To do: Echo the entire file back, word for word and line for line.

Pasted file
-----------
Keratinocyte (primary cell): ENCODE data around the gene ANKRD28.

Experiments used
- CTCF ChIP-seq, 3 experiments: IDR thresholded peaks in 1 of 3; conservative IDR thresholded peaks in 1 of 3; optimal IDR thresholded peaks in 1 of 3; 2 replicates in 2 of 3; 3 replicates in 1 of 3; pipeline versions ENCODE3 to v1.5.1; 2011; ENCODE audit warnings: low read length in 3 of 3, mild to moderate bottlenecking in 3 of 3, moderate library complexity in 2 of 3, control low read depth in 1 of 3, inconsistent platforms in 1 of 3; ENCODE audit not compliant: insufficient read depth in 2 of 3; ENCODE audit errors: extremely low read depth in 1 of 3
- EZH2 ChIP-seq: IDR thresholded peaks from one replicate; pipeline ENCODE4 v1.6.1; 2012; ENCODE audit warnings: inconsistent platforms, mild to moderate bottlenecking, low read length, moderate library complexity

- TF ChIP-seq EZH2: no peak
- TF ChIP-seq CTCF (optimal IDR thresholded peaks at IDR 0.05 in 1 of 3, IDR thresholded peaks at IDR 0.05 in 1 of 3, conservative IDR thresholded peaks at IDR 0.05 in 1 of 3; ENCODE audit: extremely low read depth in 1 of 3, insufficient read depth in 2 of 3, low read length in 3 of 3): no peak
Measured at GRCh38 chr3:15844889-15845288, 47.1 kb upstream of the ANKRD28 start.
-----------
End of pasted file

Keratinocyte (primary cell): ENCODE data around the gene ANKRD28.

Experiments used
- CTCF ChIP-seq, 3 experiments: IDR thresholded peaks in 1 of 3; conservative IDR thresholded peaks in 1 of 3; optimal IDR thresholded peaks in 1 of 3; 2 replicates in 2 of 3; 3 replicates in 1 of 3; pipeline versions ENCODE3 to v1.5.1; 2011; ENCODE audit warnings: low read length in 3 of 3, mild to moderate bottlenecking in 3 of 3, moderate library complexity in 2 of 3, control low read depth in 1 of 3, inconsistent platforms in 1 of 3; ENCODE audit not compliant: insufficient read depth in 2 of 3; ENCODE audit errors: extremely low read depth in 1 of 3
- EZH2 ChIP-seq: IDR thresholded peaks from one replicate; pipeline ENCODE4 v1.6.1; 2012; ENCODE audit warnings: inconsistent platforms, mild to moderate bottlenecking, low read length, moderate library complexity

- TF ChIP-seq EZH2: no peak
- TF ChIP-seq CTCF (optimal IDR thresholded peaks at IDR 0.05 in 1 of 3, IDR thresholded peaks at IDR 0.05 in 1 of 3, conservative IDR thresholded peaks at IDR 0.05 in 1 of 3; ENCODE audit: extremely low read depth in 1 of 3, insufficient read depth in 2 of 3, low read length in 3 of 3): no peak
Measured at GRCh38 chr3:15844889-15845288, 47.1 kb upstream of the ANKRD28 start.